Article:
By Michael Goldstein
By Dennis Romero
By Sarah Fenske
By Matthew Mullins
By Patrick Range McDonald
By LA Weekly
By Dennis Romero
By Simone Wilson
Evidence compiled from other searches seems to corroborate the site.
Just like Nasdijj, Tina Giovanni also hosts a blog — www.autism911.blogspot.com. (It also was taken offline in the past week but has returned minus its archives.) A post from Giovanni in July 2005 shows a picture of Nasdijj’s daughter, Kree, and Kree’s husband, Steve, both of whom, Giovanni says, are teachers in La Paz, Bolivia. A follow-up Internet search reveals the December 13, 2004, meeting minutes of the American Educational Association of La Paz, announcing the hiring of Kree Barrus and Steve Poole as teachers at the American Cooperative School in La Paz. (A photograph of Steve Poole on the American Cooperative School’s Web site confirms that he is the same Steve pictured in Giovanni’s blog.) As for Giovanni, a records search reveals her legal name to be Tina Giovanni Barrus, with addresses in and around Taos, New Mexico. This obviously begs the question — who exactly is Timothy Patrick Barrus?
Yet another Google search, this time for Tim Barrus, brings up the heading “Sadomasochistic Literature” and the following: “Some of the best pornographic fiction to come out of the leatherman tradition is by Tim Barrus whose Mineshaft (1984) describes the sexual exploits of the infamous New York S/M palace of the same name.” The site is GLBTQ: an encyclopedia of gay, lesbian, bi-sexual, transgender and queer culture. The section in which Barrus’ name appears is titled “Gay Male Writers Since the 70’s.”
Could the heart-wrenching Navajo memoirist actually have been the gay leather novelist in a previous life?
The streets of downtown Lansing, Michigan, are crowded on a Friday night, but not with people — with squirrels. They congregate in the middle of Washington Street, staring with incredulity as a lone car approaches. Despite an impending collision, they don’t bother to move out of the way, apparently shocked to see anyone out at this time of night. The oncoming car doesn’t slow down and crushes one of them into the red brick street. No one is around to notice. It wasn’t always like this.
In the 1950s and ’60s, when Tim Barrus was growing up here, Lansing was a prosperous middle-class community. Washington Street wasn’t a site of squirrel manslaughter, but the heart of a thriving theater district. Oldsmobile, Fisher Auto Parts and General Motors all had factories nearby.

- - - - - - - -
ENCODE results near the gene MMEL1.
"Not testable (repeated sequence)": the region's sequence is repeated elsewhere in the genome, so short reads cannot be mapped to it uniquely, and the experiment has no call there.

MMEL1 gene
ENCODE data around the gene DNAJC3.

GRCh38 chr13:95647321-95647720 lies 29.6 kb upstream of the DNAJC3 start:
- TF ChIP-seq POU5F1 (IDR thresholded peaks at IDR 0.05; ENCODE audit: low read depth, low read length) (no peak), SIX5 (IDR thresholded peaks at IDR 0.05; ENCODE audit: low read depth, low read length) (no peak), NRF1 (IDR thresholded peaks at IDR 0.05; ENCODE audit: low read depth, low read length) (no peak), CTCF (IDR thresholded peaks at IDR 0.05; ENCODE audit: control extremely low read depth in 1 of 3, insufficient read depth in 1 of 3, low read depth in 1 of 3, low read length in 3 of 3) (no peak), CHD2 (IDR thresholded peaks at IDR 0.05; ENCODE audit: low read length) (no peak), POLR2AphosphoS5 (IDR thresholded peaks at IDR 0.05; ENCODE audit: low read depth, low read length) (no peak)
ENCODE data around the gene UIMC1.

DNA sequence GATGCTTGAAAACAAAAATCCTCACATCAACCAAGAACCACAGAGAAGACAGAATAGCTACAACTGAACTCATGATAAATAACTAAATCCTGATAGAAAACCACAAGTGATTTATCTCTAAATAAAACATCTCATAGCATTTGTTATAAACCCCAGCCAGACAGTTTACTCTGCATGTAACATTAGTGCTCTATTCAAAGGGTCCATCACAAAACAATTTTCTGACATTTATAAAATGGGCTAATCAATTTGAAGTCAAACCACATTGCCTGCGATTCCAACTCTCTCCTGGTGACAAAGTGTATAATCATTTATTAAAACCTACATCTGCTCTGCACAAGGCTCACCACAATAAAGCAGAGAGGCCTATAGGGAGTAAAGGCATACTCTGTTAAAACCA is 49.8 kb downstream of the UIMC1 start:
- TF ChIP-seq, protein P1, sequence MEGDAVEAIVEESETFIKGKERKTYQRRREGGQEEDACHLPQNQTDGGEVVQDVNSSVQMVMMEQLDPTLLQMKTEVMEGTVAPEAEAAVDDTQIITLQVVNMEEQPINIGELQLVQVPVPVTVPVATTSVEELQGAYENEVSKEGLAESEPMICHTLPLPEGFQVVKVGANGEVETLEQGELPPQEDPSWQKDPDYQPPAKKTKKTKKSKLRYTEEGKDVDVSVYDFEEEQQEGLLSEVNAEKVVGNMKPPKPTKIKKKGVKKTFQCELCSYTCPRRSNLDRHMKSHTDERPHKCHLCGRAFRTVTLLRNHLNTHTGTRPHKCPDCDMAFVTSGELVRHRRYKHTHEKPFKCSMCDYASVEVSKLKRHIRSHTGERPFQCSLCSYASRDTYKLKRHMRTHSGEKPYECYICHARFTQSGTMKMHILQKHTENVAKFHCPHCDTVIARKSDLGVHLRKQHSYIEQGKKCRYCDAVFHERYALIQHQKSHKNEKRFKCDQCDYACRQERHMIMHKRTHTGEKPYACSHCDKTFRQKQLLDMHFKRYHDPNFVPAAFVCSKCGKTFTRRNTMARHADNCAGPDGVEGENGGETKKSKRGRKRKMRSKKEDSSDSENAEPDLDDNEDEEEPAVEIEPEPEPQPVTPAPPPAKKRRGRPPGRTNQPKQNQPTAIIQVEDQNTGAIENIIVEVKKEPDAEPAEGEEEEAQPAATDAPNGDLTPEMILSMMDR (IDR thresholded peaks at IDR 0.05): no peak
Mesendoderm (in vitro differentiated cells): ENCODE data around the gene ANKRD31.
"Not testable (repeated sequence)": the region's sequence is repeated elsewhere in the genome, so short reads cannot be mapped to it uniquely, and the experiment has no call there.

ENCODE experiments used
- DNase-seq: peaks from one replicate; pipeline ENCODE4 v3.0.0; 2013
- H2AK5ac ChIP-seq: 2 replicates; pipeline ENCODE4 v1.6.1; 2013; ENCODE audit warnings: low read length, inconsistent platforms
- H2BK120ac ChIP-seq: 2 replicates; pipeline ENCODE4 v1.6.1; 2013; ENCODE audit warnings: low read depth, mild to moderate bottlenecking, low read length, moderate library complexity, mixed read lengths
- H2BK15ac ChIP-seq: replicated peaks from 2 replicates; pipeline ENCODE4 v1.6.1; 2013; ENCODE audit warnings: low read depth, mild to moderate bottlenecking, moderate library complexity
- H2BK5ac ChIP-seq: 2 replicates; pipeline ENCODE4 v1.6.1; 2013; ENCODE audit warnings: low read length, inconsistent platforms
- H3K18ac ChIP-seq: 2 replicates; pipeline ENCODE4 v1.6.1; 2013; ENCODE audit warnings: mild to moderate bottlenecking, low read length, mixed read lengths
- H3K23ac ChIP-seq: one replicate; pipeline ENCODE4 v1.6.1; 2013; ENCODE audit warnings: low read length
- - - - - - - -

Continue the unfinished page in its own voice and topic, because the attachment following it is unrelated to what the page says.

No cowboy, Maynard Barrus worked as a shift foreman at the Lansing Board of Water and Light. In 1948 he married Barrus’ mother, Jean Anne Steginga, a local Lansing girl of Scandinavian descent. Two years later, Timothy Patrick was born.
Tim Barrus was raised with his younger sister, Suzanne, in a modest three-bedroom home off of Aurelius Road close to the Michigan State University campus. His mother was in fact around throughout his childhood and is still alive today. He has no younger brother.
Barrus attended Eastern High School in Lansing, where he was far from a slayer of suburban values. He was a member of the student council, the forensics team, the forum club as well as a homeroom officer. He was also an actor, playing several minor roles in the 1968 class production of Molière’s The Physician in Spite of Himself.
“He was a good, good actor — very passionate,” says one former castmate of Barrus’ who wishes not to be named. “He was able to completely absorb himself into the mind of a character in a way that most people are never able to.”
“He was a thinker — very pensive,” the castmate continues. “But he was a warm person, very friendly.”
Beneath his generally pleasant veneer, however, a simmering temper would occasionally boil over.
“You didn’t know what you were going to say to the guy to make him angry,” recalls Rosemary Taylor, who was also in the cast alongside Barrus, “so you were extremely careful with him because you wanted to stay in his orbit. He was one of those guys that was a little ahead of his time.”
Barrus graduated from high school in 1969 and a year later married Jan Abbott, a local girl from neighboring Okemos. According to a source close to the family, the couple took in foster children to make ends meet. In 1971 Barrus and his wife moved to Largo, Florida, where his sister, Suzanne, lived with her husband, Steve Cheetham. Barrus attended community college while Abbott worked at Winn-Dixie to support him, according to Cheetham. Although Barrus wasn’t publishing his work at the time, he wrote constantly. “He wrote most of his life in one way or another,” says Cheetham by phone from Lansing. “He’s a storyteller. You never knew if he was telling you something true, or part of his imagination or what.” In 1973 the couple moved again before finally winding up back in Lansing. Cheetham never saw Barrus again.
In 1974, Barrus’ only daughter, Kree, was born and, according to sources, the couple also adopted a mildly autistic boy around this time. The boy could have inspired Tommy Nothing Fancy, although several discrepancies exist between his story and Tommy’s.
Nasdijj claims that he adopted Tommy as an infant and that he died at age 6. A Kree Barrus resumé posted online, however, indicates that as a girl she helped care for a mildly autistic 7-year-old. Likewise, an article written by Barrus in 1996 asserts that he adopted his son at age 4 and that he was alive and well as of the ’90s, having survived adolescence and grown “almost as big as I am.”
Find everything you're looking for in your city
Find the best happy hour deals in your city
Get today's exclusive deals at savings of anywhere from 50-90%
Check out the hottest list of places and things to do around your city